- Sarah Palin to campaign for Senate candidate Ben Sasse in Nebraska
- Boise business entices customers to come break stuff — ‘recreational destruction’
- Fired Yahoo exec’s $60 million golden parachute may be a record
- Arkansas gynecologist snapped nude photos of patients, police say
- Anthony Weiner on his current sexting habits: ‘None of your business’
- Producers eye Capitol Hill for latest reality TV hit
- No selfie awareness: Obama, Biden mug for Instagram as Ukraine implodes
- Putin to Snowden: We don’t collect droves of data on everyone like the U.S.
- Clemson football’s new opponent: Atheists upset with player prayer, Bible study
- Toronto Mayor Rob Ford’s re-election launch party will be ‘history in the making,’ brother says
By John R. Bolton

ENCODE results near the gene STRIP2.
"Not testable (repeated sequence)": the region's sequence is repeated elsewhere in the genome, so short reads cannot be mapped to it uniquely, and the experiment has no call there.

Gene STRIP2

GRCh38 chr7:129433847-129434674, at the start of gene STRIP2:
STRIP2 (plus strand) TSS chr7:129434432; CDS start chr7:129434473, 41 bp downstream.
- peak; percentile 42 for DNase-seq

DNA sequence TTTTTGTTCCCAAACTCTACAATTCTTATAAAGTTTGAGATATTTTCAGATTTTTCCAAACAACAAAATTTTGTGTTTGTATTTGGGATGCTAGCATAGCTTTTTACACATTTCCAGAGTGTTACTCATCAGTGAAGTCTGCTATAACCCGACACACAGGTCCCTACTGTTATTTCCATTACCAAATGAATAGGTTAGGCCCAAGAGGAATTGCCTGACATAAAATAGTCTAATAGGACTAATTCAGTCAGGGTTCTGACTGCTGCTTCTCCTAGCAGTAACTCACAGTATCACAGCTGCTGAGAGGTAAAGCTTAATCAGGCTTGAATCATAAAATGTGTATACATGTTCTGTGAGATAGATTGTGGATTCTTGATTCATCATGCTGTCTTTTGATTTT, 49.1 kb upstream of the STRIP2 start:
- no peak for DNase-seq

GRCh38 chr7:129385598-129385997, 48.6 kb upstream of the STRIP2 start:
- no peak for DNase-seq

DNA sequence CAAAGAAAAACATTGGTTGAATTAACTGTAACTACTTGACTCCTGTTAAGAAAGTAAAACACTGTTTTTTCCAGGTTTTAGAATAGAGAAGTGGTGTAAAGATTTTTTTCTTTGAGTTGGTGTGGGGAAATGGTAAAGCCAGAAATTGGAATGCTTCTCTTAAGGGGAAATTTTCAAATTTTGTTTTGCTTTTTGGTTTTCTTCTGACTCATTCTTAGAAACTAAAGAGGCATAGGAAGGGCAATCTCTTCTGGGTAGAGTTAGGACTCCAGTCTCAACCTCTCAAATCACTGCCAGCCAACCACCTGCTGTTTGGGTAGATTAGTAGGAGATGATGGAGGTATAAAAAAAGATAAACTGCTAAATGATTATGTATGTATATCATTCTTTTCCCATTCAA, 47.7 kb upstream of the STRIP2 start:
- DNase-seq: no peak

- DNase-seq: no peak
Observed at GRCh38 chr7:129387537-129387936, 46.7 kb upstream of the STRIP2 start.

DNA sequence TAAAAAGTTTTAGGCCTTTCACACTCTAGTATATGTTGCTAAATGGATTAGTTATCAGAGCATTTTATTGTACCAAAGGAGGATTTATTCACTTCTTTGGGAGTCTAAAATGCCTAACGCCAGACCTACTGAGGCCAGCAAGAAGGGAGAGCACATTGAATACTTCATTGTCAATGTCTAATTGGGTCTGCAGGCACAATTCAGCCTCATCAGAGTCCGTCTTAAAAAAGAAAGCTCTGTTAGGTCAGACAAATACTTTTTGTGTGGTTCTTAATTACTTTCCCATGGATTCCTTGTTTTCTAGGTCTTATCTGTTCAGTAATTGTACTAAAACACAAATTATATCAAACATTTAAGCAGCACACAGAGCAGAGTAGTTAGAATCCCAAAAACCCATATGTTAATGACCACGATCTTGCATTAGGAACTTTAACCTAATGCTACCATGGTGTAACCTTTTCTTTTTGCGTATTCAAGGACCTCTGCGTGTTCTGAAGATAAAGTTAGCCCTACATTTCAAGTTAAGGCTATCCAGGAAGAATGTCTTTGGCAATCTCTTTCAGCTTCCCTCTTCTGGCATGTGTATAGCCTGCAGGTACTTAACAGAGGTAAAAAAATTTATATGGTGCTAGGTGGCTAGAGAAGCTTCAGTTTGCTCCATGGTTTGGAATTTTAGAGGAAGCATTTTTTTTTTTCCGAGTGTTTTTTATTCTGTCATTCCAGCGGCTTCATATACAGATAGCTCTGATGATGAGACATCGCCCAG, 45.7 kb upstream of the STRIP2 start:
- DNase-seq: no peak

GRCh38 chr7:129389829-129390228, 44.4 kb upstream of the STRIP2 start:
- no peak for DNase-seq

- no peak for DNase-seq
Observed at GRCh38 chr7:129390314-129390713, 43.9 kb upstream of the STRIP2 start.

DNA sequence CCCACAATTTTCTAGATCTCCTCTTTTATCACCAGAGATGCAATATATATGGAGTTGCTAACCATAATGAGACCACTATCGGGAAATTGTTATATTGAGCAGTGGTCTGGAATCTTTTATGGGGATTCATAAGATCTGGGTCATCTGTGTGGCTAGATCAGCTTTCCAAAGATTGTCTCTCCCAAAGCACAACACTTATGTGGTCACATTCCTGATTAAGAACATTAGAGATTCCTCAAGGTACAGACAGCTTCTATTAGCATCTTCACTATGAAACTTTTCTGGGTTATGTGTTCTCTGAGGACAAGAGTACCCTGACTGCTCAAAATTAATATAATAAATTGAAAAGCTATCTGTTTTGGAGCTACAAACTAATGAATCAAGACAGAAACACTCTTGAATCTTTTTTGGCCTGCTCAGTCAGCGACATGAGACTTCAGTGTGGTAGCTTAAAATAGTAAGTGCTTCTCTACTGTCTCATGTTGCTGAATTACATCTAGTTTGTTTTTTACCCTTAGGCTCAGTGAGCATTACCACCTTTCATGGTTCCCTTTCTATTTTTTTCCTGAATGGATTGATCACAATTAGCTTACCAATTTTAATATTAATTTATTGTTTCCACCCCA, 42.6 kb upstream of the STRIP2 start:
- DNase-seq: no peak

Reality calls for attaching Gaza to Egypt and the West Bank to Jordan
Topic - Mark Hibbs
A nuclear test by North Korea will generate sound waves, seismic shock waves similar to an earthquake and, if the test site is not properly sealed, a spike in levels of radiation that will all be quickly detected by a global network of sensors, analysts say.
"If North Korea tests, it's highly likely we'll find it out. We have before," said Mark Hibbs, a Berlin-based senior associate in the Carnegie Endowment for International Peace's Nuclear Policy Program.
"After sensors register what looks like a test, we can anticipate there will be some surveillance aircraft flying around the neighborhood and following weather patterns to try to pick up nuclides," he added, referring to particles that would indicate an atomic explosion.